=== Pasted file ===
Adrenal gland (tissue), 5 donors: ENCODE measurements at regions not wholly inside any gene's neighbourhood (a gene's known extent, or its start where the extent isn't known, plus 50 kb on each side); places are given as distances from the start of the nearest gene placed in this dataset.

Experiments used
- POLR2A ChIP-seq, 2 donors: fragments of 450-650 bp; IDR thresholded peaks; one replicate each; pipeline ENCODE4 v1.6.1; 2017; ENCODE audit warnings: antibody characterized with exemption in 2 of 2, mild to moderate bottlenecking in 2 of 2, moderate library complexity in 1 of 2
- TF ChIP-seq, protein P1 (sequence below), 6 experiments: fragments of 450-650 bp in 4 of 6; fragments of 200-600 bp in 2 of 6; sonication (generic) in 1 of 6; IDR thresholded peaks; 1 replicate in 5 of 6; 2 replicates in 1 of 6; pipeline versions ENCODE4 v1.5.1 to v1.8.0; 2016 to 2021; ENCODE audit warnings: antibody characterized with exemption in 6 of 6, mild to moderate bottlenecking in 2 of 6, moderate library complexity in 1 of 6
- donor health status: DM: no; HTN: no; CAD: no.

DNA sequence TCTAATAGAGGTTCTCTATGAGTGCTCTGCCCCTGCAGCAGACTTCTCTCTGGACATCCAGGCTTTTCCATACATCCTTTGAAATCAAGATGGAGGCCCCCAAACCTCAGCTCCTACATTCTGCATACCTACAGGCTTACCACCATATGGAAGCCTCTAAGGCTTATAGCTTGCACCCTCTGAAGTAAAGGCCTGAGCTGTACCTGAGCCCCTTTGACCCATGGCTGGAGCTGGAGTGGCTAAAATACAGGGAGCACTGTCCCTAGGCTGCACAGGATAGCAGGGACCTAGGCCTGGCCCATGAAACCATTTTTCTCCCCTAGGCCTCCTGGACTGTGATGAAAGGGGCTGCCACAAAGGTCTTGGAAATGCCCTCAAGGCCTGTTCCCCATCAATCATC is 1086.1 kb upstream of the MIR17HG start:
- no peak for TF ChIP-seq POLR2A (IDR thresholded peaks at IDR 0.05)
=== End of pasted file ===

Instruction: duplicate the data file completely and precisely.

Adrenal gland (tissue), 5 donors: ENCODE measurements at regions not wholly inside any gene's neighbourhood (a gene's known extent, or its start where the extent isn't known, plus 50 kb on each side); places are given as distances from the start of the nearest gene placed in this dataset.

Experiments used
- POLR2A ChIP-seq, 2 donors: fragments of 450-650 bp; IDR thresholded peaks; one replicate each; pipeline ENCODE4 v1.6.1; 2017; ENCODE audit warnings: antibody characterized with exemption in 2 of 2, mild to moderate bottlenecking in 2 of 2, moderate library complexity in 1 of 2
- TF ChIP-seq, protein P1 (sequence below), 6 experiments: fragments of 450-650 bp in 4 of 6; fragments of 200-600 bp in 2 of 6; sonication (generic) in 1 of 6; IDR thresholded peaks; 1 replicate in 5 of 6; 2 replicates in 1 of 6; pipeline versions ENCODE4 v1.5.1 to v1.8.0; 2016 to 2021; ENCODE audit warnings: antibody characterized with exemption in 6 of 6, mild to moderate bottlenecking in 2 of 6, moderate library complexity in 1 of 6
- donor health status: DM: no; HTN: no; CAD: no.

DNA sequence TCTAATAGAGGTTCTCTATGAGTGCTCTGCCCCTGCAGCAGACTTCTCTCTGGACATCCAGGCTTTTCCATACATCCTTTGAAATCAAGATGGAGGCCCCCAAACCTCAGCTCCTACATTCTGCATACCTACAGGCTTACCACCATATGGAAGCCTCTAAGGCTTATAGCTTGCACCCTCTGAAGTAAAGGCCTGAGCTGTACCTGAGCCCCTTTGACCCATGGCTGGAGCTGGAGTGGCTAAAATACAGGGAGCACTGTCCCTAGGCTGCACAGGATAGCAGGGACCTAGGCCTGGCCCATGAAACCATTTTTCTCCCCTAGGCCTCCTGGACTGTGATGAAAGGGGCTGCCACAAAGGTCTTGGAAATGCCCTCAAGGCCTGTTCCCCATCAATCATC is 1086.1 kb upstream of the MIR17HG start:
- no peak for TF ChIP-seq POLR2A (IDR thresholded peaks at IDR 0.05)